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|Title:||How can stroke care be improved for younger service users? A qualitative study on the unmet needs of younger adults in inpatient and outpatient stroke care in Australia.|
|Authors:||Shipley, Jessica;Luker, Julie;Thijs, Vincent N;Bernhardt, Julie|
|Affiliation:||Sansom Institute for Health Research, University of South Australia, Adelaide, Australia|
Royal Melbourne Hospital, Melbourne, Australia
Stroke Division, Florey Institute of Neuroscience and Mental Health, Melbourne, Australia
Department of Neurology, Austin Health, Heidelberg, Victoria, Australia
|Citation:||Disability and rehabilitation 2019; online first: 7 January|
|Abstract:||The incidence of young stroke is increasing worldwide. However, young adults are inadequately supported in their recovery by a system of stroke care in which the older patient is the majority consumer. To examine the unmet needs of younger stroke survivors in inpatient and outpatient healthcare settings and identify opportunities for improved service delivery. In-depth semi-structured interviews were undertaken with 19 participants aged 18-55 at the time of their first-ever stroke and inductively analysed using a rigorous qualitative descriptive approach. Many unmet care needs were identified within three emergent themes: inadequately addressed psycho-emotional and cognitive needs after young stroke; isolation from lack of information and structured support; and failure to deliver age-relevant patient-centred care. These themes were further divided into sub-themes and the sub-themes were named in a manner to signpost the way forward for young stroke care. This study provides new insights into the experience of inpatient and outpatient stroke care by younger stroke survivors and outlines possible improvements for clinical practice. Future research should evaluate the effect of targeted strategies to support younger adults after stroke. Implications for rehabilitation Post-stroke rehabilitation might be improved by providing more support for the non-physical effects of stroke (e.g., psycho-emotional support, cognitive rehabilitation). Younger stroke survivors may also benefit from a long-term community care plan and longer-term rehabilitation. Patient-centered rehabilitation and education about self-management interventions appear to be important areas for further development. Future research is required to evaluate the effect of targeted strategies to support younger stroke survivors, as well as identify the needs of younger adults with post-stroke communication impairment.|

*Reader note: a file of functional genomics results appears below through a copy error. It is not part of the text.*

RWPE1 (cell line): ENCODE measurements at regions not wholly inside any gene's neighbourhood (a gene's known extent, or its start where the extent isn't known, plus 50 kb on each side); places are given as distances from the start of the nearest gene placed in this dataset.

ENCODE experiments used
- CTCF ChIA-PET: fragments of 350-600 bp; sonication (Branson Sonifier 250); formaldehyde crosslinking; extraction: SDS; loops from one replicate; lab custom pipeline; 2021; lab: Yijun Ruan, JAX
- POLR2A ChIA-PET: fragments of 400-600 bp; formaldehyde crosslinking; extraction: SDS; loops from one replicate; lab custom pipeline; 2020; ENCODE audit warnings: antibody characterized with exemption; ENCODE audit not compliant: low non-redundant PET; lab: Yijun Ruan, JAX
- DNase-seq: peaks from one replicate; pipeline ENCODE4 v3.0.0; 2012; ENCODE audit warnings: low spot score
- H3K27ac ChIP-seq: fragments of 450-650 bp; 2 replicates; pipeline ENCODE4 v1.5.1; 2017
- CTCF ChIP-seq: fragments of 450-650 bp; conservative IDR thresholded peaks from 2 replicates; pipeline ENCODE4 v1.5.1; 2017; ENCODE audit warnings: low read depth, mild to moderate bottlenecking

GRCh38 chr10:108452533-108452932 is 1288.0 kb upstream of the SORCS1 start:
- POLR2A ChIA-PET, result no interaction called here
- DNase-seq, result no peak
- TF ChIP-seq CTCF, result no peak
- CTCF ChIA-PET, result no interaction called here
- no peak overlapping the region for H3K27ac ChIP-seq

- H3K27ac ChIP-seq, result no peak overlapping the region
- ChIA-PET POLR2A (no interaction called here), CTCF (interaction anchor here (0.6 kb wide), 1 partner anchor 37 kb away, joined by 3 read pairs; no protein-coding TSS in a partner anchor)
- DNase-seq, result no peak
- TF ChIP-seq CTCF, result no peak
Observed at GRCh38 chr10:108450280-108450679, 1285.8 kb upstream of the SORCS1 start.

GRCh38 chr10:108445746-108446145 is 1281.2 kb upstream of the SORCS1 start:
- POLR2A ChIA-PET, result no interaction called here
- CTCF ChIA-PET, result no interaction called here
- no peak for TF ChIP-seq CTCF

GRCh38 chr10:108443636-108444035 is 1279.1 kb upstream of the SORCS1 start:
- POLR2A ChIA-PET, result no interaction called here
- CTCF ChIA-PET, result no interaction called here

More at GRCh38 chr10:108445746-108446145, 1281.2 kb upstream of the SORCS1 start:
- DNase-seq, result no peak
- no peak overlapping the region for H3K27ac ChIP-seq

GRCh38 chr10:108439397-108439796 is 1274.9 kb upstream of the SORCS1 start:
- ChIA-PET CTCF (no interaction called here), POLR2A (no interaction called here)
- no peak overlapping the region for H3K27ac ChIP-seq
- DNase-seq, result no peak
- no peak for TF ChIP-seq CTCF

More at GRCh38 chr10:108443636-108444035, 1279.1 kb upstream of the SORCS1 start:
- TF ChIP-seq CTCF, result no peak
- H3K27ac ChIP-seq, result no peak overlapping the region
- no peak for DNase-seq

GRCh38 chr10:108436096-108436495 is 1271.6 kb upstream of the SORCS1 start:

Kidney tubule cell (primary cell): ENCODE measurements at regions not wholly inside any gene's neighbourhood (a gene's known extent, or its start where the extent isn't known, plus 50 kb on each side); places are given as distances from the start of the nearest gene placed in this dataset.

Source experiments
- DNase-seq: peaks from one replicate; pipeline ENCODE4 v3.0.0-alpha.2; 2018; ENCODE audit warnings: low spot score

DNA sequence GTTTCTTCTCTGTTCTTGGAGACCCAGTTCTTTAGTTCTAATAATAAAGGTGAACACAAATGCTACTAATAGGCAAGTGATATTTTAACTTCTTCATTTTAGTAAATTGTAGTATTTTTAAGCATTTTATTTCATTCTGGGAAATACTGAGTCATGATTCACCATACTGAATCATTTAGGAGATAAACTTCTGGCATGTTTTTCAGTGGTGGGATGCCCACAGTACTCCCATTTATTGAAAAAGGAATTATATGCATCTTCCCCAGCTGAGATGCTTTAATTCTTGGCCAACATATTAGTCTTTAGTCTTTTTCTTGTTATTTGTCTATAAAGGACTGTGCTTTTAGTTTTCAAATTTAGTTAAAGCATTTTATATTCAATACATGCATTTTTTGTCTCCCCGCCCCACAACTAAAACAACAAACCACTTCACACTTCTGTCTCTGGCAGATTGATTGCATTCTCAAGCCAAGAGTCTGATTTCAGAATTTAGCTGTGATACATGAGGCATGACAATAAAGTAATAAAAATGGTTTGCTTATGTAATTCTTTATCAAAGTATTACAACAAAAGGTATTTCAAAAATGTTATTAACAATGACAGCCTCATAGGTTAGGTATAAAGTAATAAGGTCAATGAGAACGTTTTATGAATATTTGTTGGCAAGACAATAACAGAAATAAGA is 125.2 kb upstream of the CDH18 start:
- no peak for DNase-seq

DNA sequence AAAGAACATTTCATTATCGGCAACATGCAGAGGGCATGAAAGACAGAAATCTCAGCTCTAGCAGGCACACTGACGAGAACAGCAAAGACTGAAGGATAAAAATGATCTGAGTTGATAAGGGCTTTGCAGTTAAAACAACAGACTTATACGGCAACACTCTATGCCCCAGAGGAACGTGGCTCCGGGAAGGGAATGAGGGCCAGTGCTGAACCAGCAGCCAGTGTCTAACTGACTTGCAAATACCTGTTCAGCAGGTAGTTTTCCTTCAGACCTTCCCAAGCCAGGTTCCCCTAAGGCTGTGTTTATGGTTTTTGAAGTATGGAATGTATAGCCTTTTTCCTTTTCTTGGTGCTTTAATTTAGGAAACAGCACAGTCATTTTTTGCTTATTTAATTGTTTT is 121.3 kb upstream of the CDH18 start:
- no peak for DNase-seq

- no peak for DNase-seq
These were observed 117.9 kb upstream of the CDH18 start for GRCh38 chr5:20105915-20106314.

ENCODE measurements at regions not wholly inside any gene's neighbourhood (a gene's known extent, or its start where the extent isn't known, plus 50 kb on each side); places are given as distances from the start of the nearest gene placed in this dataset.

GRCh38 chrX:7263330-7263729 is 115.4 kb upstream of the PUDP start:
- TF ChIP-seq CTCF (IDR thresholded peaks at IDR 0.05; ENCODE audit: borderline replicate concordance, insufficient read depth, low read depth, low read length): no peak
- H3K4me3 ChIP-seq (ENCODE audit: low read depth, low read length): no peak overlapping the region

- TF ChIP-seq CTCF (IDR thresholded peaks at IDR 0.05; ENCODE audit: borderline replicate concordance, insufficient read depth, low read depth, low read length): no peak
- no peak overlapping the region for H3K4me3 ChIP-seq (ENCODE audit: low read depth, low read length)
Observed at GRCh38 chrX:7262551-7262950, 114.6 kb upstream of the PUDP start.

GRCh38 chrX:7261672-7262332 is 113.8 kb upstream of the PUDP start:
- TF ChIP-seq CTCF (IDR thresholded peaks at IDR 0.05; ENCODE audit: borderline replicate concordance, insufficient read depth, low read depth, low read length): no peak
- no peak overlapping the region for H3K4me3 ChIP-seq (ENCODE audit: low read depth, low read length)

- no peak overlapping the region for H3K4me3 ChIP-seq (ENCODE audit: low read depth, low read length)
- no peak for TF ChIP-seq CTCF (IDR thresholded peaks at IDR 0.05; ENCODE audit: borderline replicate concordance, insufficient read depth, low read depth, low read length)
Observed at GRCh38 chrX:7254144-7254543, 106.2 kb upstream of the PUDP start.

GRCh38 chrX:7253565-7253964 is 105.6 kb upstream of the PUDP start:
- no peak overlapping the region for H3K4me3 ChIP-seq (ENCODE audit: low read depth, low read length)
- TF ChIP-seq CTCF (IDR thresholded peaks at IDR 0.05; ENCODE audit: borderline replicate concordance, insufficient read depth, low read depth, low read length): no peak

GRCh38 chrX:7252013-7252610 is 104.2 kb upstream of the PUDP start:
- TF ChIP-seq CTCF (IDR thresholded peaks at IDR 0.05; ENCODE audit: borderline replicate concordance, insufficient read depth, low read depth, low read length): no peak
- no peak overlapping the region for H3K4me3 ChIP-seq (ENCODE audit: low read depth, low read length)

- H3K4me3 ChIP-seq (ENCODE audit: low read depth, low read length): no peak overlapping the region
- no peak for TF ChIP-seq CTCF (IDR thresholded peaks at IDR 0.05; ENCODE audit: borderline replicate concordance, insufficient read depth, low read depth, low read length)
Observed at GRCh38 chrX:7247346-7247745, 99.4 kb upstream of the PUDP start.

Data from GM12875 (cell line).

|Appears in Collections:||Journal articles|
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